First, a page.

Sea and Wind
Amsterdam, June 30 2021– Different people have different opinions on Rainer Maria Rilke (1875-1926).
Thomas Mann thought he was an “Austrian snob” whose “large-scale affectation” was unpalatable. Robert Musil, on the other hand, called him the most important German-speaking poet since the Middle Ages, a great modernist and prose innovator, too.
Fritz J. Raddatz occupies an intermediate position in his brilliantly written Rilke biography. Raddatz is also not blind to Rilke’s flirtation with (non-existent) letters of nobility and other forms of snobbery, just as he makes fun of Rilke’s dubious youth work – although he makes an exception for the prose poem ‘Die Weise von Liebe und Tod des Cornets Christoph Rilke ‘.
Yet you get the impression that Raddatz only criticizes to show his praise better. Perhaps this study is most beautiful when Raddatz gives free rein to his enthusiasm and goes into the ‘otherworldly, heavenly music’ of Rilke’s verses, or when he praises his intuition and his ability to be carried away by nature. “That is a wonderful special feature of Rilke: he is so enthused by nature that in his paintings you have the idea that he himself is the wind and the sea and the fissure-like rock.”
Two traits have defined Rilke’s life, according to the biographer. First of all, Raddatz points to the narcissism of the poet, whose ‘inner structure’ has always remained ‘hermetic’. He experienced women as a threat, he even developed a ‘philosophy of keeping a distance’ (‘Philosophie der Entfernung’). On the one hand, Rilke was a real seducer who liked to be inspired by love, on the other hand he regarded women as ‘intruders and disturbers of the peace’ and he was unable to live with anyone permanently. (His marriage to the artist Clara Westhoff was dissolved early on.)
A large procession of mistresses or girlfriends passes in review to substantiate Raddatz’s not entirely original theory. Starting with Lou Andreas-Salomé, the most important woman in Rilke’s life, and ending just before his death in 1926 (he died of leukemia) with the Russian poet Marina Tsvetaeva, whom he had written right away because he was captivated by her poetry.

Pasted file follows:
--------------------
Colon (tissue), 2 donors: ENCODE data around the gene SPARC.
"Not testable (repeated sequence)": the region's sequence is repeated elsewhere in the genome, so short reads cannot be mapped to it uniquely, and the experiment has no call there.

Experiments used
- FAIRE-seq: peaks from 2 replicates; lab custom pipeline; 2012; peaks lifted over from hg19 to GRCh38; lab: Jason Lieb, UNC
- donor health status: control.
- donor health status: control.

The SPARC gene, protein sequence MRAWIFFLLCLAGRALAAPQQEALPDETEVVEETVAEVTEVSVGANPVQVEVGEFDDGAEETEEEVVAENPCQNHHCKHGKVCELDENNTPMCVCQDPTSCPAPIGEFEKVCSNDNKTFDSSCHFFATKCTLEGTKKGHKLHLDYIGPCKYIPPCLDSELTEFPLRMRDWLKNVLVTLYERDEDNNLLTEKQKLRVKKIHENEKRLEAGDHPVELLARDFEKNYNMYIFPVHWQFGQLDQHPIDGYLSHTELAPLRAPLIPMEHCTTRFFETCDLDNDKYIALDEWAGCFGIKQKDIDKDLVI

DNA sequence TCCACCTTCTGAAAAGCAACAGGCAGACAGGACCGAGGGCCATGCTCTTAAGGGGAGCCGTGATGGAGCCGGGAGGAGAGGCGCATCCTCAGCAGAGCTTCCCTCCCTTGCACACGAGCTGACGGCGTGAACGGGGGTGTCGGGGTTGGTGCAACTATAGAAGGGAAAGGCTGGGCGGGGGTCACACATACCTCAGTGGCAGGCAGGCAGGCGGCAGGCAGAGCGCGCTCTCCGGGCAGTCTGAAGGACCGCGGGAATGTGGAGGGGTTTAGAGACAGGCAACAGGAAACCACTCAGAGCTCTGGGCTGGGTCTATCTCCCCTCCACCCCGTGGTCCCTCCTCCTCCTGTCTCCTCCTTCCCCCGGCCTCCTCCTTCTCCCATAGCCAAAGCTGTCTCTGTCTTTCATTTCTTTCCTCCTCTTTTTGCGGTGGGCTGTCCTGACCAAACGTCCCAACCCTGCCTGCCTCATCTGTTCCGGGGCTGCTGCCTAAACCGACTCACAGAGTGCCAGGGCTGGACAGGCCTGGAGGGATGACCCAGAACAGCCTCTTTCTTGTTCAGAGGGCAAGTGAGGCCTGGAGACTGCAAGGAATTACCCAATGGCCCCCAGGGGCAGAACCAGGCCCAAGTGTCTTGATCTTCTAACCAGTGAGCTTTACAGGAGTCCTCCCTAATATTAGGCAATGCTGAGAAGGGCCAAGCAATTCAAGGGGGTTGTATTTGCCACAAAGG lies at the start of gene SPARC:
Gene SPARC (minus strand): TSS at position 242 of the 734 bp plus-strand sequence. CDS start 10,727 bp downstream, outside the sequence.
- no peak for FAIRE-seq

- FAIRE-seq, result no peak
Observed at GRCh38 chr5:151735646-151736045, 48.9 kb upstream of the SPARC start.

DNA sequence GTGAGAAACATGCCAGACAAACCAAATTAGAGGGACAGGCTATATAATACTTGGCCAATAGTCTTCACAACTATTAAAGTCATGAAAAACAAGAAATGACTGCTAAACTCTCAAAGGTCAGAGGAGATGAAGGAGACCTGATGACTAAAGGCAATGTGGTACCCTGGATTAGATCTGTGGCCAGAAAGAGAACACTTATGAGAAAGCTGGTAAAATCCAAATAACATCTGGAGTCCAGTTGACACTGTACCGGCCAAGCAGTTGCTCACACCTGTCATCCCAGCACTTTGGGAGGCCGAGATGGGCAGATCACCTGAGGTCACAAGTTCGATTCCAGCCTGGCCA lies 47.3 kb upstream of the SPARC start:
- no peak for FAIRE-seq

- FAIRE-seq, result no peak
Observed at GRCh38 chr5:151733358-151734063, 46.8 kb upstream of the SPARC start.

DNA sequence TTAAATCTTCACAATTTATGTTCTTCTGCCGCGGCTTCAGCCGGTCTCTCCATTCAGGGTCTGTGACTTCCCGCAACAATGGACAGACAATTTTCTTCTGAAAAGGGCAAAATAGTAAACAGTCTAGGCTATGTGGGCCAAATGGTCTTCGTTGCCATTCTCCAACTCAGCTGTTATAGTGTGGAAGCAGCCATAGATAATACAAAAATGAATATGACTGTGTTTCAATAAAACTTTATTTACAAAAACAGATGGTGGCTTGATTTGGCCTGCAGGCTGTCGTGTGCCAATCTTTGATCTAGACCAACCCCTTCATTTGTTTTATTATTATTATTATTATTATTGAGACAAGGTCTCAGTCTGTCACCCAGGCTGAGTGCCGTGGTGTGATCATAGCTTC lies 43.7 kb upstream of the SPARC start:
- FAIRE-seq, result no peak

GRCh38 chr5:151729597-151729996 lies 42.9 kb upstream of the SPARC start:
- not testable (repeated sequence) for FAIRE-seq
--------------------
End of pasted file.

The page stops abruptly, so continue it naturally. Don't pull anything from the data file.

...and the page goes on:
The other determining factor was Rilke’s isolated childhood in Prague and the upbringing of a bigoted mother, who treated her only child with excessive care and left her in girl’s clothes for a long time.
Phia Rilke, who lived separately from her husband, a senior railroad worker, was also the cause of Rilke’s noble tic. Unfortunately, this theme is not fully realized. Raddatz could have pointed here to the position of the German-speaking minority in Prague to which Rilke belonged (seven percent of the population) and could have built a bridge to Franz Kafka – who as a Jew was doubly isolated. Incidentally, it is remarkable how many parallels there are between these two – apparently contradictory – giants of world literature: ‘fear’ is a key word in both their oeuvres, they anticipate existentialism and modernism, both were strongly narcissistic (Kafka still slightly more) and lived ascetic-vegetarian.
Raddatz is particularly brilliant with his compact commentary on Rilke’s most important works: the poem cycles Duineser Elegien and Sonette an Orpheus (both from 1923) and the diary novel Die Aufzeichnungen des Malte Laurids Brigge (1910). With this last work, according to his biographer, Rilke proved that he was ahead of his time; Raddatz even considers the diarist a ‘surrealist avant la lettre’ and discovers in him, as original as they are convincing, countless references to visual artists such as René Magritte, Paul Delvaux, Giorgio de Chirico or Max Ernst.
Fritz J. Raddatz is an extremely lively and enthusiastic stylist, as we have known him for years; he has previously published successful books about Heinrich Heine and Gottfried Benn and was chief of literature for the weekly magazine Die Zeit for many years. Some omissions may detract from his study of Rilke; In view of its size, the term monograph would have been better than the word ‘biography’ on the cover.
The significance of Paul Cézanne and Auguste Rodin for Rilke’s work receives too little attention. Rilke wrote an important study about both artists, they strongly influenced his conception of art at the beginning of the century and contributed, among other things, to the so-called ‘businesslike sayings’ of the Neue Gedichte (1907) – a collection that Raddatz does not even mention. The chapter on the sculptor Rodin (Rilke was his private secretary, in 1906 he was fired on the spot for vague reasons) has the surprising title: ‘Eine homoerotische Ehe’.
But there has been no intimacies between the two, and what the biographer means here remains completely puzzling. None whatsoever.
The most comprehensive biography of Rilke to date appeared in 1996: Ralph Freedman’s thousand-page Life of a Poet: Rainer Maria Rilke – published in German in two parts. A solid academic study, strong in interpretations but rather dull in style. The best Rilke biography remains the study by Wolfgang Leppmann, published in 1981, which was more than half shorter, and which was also translated into Dutch: Rainer Maria Rilke; His life and work.
Fritz Raddatz does not want to compete with these works, he does not even mention them in the register. He has written an original, elegant and sometimes provocative portrait. Highly recommended for Rilke lovers.
Coming Up Part VIII
Fritz Raddatz wrote a dazzling portrait of Rilke, full of original interpretations and elegantly formulated eulogies.
Fritz J. Raddatz: Rilke. Uberzähliges Dasein. One Biography. Arche Verlag, 224 pages. €22.70